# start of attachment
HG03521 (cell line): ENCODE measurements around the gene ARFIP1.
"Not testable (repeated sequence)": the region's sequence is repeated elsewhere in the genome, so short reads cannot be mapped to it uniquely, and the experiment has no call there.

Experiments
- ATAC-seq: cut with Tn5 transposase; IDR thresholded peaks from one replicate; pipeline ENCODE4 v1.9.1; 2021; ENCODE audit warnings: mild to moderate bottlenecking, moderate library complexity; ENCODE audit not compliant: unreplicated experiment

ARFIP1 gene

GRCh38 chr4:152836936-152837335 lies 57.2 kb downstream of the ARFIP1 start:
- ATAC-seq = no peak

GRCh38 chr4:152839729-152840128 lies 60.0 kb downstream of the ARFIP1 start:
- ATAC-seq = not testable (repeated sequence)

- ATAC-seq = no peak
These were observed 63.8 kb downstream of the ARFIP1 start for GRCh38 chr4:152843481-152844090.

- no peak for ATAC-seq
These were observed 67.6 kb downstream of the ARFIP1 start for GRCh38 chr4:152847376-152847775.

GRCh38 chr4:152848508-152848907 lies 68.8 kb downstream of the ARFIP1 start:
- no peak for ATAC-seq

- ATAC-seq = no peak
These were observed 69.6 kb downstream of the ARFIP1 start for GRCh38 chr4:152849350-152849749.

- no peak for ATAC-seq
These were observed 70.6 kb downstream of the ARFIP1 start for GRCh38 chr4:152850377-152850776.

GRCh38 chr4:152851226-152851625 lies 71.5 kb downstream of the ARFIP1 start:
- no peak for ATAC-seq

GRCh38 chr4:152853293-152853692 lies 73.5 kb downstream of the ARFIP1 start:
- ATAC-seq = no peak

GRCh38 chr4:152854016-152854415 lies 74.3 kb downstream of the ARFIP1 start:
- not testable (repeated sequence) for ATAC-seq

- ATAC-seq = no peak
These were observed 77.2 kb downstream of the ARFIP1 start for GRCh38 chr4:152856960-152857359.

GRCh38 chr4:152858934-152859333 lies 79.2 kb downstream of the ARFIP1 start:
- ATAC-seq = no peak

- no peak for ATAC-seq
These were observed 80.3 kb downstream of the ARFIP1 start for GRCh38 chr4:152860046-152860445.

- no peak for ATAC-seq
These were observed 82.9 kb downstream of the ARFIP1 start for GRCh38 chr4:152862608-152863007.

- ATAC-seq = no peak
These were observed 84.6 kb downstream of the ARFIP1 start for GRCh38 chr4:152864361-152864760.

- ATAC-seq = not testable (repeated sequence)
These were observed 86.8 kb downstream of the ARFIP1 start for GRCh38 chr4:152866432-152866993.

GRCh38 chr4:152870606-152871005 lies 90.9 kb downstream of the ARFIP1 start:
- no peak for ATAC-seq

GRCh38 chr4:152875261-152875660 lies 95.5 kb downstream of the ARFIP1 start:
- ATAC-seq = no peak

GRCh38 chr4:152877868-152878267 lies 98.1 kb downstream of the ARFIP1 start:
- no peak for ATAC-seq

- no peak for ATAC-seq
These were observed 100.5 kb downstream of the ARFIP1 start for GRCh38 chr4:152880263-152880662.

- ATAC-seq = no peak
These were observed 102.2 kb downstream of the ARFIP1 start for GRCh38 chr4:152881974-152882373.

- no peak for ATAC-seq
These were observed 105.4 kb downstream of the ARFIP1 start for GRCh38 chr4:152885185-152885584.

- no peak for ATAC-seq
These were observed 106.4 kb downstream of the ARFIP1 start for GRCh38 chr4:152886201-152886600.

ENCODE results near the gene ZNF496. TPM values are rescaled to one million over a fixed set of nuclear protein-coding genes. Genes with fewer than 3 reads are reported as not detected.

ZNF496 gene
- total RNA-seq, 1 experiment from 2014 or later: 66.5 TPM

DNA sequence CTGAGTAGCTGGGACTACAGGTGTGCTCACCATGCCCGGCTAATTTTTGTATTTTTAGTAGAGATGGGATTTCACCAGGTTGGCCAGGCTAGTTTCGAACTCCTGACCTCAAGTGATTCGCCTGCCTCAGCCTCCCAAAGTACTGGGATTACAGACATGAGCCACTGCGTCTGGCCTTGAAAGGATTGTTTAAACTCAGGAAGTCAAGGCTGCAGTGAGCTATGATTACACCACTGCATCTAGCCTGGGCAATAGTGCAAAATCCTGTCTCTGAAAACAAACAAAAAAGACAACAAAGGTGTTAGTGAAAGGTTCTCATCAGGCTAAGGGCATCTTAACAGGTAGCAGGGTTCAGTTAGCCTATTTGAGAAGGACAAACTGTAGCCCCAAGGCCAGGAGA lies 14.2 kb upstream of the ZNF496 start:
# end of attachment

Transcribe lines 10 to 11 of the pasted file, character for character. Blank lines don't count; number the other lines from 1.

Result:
- ATAC-seq = no peak
These were observed 63.8 kb downstream of the ARFIP1 start for GRCh38 chr4:152843481-152844090.